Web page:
The European Commission has announced a €106 million support package – €46 million in humanitarian assistance and €60 million for development – to directly assist people in Sudan affected by forced displacement, undernutrition, disease outbreaks and recurrent extreme climatic conditions.
Some 4.8 million people in Sudan currently need urgent assistance. The announcement comes as Commissioner for Humanitarian Aid and Crisis Management Christos Stylianides is currently in Sudan, visiting EU humanitarian aid projects in South Darfur.
“Here in Sudan, the humanitarian situation continues to be critical. Millions have been displaced for many years in Darfur. Our new EU funding is crucial to respond to the needs of the increasing numbers of refugees, notably from South Sudan, and internally displaced people, as well as of the hosting communities. The humanitarian aid I am announcing today will help bring life-saving relief to the most vulnerable populations. Full humanitarian access throughout the country is crucial so that humanitarian workers can deliver aid safely to those in need”, said Commissioner for Humanitarian Aid and Crisis Management Christos Stylianides.
“The European Union is committed to directly support the people of Sudan. Our new development aid will boost our ongoing efforts through the EU Emergency Trust Fund for Africa. It addresses the needs of the most vulnerable Sudanese communities and offers livelihood opportunities, by better linking the EU’s humanitarian and development work in Sudan”, said Commissioner for International Cooperation and Development Neven Mimica.
€46 million of the support package will help respond to the most pressing humanitarian needs in the fields of food, nutrition, health, protection, shelter, education, water and sanitation. €13 million of which is part of an emergency assistance package announced earlier this year.
€60 million of development funds will be channelled through the EU Emergency Trust Fund for Africa, to support displaced persons, migrants and host communities. The package is an opportunity to implement pilot projects within this humanitarian-development framework. These would focus for example delivering basic services such as food, water, sanitation and education in the Abyei locality, tackling under-nutrition in eastern Sudan and addressing forced displacement in urban settings in Darfur.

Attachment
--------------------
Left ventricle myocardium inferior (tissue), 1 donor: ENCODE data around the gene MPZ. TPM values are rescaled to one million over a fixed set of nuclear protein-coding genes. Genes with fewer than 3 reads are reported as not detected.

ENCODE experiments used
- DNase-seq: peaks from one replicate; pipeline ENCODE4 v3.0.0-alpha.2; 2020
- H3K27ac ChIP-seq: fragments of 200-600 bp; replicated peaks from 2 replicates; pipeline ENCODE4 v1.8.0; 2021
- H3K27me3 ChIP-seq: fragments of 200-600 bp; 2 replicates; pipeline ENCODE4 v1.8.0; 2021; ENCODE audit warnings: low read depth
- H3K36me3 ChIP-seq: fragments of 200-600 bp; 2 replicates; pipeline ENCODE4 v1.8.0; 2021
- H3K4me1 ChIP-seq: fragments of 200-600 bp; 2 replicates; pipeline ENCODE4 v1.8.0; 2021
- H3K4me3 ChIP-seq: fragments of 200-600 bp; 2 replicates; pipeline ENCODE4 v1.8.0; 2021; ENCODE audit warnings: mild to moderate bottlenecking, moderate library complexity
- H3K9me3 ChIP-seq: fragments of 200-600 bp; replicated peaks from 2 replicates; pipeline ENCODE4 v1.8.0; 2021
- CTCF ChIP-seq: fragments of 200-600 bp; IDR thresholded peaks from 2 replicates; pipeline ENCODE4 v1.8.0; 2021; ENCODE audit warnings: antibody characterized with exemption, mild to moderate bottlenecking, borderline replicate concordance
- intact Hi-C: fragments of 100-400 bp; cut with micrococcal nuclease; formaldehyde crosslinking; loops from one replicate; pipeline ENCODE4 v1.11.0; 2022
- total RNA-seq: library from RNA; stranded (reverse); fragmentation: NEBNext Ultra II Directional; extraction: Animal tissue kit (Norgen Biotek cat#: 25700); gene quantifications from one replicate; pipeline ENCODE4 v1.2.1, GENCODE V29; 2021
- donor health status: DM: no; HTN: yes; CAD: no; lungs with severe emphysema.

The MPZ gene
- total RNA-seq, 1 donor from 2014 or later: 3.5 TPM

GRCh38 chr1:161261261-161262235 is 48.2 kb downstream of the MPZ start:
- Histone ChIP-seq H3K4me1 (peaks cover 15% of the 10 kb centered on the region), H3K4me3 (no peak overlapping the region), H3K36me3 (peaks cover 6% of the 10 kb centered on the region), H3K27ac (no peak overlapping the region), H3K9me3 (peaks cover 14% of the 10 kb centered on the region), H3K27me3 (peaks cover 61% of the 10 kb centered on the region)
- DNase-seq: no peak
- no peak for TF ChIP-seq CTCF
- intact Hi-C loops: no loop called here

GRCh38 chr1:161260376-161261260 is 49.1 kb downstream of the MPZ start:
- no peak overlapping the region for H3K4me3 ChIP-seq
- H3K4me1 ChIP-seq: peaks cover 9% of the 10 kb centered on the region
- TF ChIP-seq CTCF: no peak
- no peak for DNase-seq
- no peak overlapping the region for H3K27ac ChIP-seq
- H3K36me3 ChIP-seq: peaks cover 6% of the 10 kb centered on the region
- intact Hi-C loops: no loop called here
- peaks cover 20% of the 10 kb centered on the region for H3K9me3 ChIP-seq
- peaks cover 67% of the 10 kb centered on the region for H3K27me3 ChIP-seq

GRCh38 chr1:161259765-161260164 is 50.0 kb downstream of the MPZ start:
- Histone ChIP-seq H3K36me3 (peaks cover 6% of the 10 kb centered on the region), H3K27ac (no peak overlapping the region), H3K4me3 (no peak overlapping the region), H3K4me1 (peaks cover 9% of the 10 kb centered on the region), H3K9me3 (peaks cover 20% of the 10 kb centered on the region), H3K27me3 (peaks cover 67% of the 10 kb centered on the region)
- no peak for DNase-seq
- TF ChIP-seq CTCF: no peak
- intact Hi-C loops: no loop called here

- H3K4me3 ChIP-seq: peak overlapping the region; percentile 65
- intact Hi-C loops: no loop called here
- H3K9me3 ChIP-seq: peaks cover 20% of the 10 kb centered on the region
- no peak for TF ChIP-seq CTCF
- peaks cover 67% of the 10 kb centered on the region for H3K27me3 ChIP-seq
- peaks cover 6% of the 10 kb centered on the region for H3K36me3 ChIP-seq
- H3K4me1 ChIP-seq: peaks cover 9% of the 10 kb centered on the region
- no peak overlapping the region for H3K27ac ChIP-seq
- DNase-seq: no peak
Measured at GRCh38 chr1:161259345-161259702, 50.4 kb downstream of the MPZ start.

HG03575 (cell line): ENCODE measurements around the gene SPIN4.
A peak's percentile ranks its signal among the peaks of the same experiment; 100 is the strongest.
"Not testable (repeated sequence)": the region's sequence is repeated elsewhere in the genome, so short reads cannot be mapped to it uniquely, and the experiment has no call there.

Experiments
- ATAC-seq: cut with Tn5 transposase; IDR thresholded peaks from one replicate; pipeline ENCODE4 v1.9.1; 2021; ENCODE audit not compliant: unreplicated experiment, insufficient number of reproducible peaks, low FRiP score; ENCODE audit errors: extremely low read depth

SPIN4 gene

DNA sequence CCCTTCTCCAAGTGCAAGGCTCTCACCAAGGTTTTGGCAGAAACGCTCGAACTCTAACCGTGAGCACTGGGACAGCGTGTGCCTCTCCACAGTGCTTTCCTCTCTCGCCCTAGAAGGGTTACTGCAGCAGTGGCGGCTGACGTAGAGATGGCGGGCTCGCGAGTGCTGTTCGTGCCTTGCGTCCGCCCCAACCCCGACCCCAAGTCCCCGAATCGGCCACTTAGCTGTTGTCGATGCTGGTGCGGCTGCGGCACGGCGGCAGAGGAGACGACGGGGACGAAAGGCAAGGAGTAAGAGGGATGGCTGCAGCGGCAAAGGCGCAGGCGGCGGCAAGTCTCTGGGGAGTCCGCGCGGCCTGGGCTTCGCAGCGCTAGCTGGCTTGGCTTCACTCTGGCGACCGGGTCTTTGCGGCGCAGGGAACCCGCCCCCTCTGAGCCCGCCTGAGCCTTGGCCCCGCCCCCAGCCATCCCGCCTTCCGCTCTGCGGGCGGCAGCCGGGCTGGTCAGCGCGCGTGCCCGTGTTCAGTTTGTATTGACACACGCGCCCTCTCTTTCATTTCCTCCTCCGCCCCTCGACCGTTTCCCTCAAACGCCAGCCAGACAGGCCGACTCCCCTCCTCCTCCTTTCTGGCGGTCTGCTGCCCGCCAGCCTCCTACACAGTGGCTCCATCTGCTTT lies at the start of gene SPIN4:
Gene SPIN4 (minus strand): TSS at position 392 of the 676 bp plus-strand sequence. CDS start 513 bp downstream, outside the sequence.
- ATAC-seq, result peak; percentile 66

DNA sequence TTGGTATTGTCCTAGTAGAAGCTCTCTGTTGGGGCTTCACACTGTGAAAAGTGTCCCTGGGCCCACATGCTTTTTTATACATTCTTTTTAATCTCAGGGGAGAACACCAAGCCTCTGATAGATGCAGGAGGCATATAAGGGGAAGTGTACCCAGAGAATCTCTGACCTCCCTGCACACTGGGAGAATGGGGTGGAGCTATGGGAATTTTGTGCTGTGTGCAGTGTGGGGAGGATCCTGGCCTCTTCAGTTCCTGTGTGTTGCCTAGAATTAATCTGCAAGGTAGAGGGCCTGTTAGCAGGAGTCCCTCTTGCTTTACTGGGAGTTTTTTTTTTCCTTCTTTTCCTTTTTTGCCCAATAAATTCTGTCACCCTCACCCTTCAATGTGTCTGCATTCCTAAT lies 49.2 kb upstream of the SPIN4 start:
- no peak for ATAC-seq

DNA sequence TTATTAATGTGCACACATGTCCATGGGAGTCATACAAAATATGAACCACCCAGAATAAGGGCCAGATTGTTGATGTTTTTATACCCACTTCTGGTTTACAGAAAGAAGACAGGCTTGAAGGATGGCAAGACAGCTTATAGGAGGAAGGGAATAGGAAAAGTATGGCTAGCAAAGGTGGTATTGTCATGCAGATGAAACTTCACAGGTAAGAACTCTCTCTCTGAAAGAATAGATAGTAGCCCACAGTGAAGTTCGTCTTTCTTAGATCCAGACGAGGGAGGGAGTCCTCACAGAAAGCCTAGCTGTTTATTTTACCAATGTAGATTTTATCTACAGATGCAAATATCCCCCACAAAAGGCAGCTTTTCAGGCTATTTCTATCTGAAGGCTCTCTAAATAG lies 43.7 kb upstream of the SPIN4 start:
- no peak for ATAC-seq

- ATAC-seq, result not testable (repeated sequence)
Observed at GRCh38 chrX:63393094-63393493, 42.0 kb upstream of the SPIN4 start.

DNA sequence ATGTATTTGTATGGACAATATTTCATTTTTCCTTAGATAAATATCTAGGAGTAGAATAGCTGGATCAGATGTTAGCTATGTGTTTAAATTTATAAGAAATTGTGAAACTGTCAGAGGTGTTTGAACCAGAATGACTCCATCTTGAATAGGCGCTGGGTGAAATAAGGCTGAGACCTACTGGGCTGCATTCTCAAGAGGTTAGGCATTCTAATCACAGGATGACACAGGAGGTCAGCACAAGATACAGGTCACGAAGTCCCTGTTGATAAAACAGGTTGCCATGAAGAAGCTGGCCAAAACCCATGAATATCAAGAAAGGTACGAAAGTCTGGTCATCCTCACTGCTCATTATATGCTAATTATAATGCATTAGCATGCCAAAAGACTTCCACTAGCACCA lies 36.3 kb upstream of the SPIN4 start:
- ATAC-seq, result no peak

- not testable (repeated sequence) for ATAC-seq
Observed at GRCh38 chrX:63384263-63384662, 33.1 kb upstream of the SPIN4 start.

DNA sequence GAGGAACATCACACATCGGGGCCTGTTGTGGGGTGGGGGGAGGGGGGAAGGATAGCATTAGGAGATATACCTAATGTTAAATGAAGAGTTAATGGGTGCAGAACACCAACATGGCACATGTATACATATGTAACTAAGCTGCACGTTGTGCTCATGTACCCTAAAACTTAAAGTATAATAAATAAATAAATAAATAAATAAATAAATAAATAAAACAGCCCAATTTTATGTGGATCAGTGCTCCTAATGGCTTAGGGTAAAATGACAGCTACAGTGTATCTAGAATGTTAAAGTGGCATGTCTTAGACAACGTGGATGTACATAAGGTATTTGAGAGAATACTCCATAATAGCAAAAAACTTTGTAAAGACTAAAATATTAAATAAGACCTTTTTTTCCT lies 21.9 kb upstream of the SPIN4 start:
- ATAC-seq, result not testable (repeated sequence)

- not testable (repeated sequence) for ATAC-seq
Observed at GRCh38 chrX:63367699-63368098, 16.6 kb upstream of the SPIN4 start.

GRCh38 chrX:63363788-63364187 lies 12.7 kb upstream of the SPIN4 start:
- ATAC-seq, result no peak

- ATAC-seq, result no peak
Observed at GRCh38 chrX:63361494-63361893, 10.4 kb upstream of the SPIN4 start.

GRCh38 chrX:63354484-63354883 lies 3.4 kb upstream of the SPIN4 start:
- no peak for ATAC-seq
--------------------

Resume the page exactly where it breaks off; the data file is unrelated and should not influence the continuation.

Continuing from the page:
All EU assistance in Sudan is provided to humanitarian and development organisations with no funding going through the government.
Since 2011, the EU has mobilised €422 million in humanitarian assistance to people affected by conflict, natural disasters, outbreaks, food insecurity and undernutrition in Sudan.
As Sudan has not ratified the revised version of the Cotonou Agreement, the core instrument for providing development support to the people of Sudan is through the EU Emergency Trust Fund for Africa (EUTF). The country is moreover part of the EU response to the food security and El Niño crises and of the Regional Development and Protection Programme (RDPP) for the Horn of Africa, while also benefitting from EUTF programmes implemented at regional level. EU development support for projects benefitting directly the people of Sudan currently totals €275 million.
Sudan currently hosts the second largest number of internally displaced people (3.3 million) and the third largest number of refugees in Africa (more than 965.000).
Thirteen years since the start of the Darfur crisis, 2.7 million people continue to be uprooted in this region alone, while conflict also affects South Kordofan and Blue Nile. The number of refugees has been steadily increasing over the last years as well, in particular since the South Sudanese conflict started in 2013. More than 180.000 South Sudanese have sought refuge in Sudan since the beginning of this year alone, the large majority of them being children.
In addition, acute undernutrition rates in Sudan are among the highest in Africa: 1 in 6 children suffers from acute undernutrition, 1 in 20 from its most severe form which is likely to cause death unless treated. In 2017, 3.4 million people are facing severe food insecurity. In recent months, considerable new humanitarian needs have emerged, linked to the spread of epidemics, a mass influx of South Sudanese refugees and high undernutrition in newly accessible areas of Jebel Marra, Darfur.
Original source: EC
Published on 23 October 2017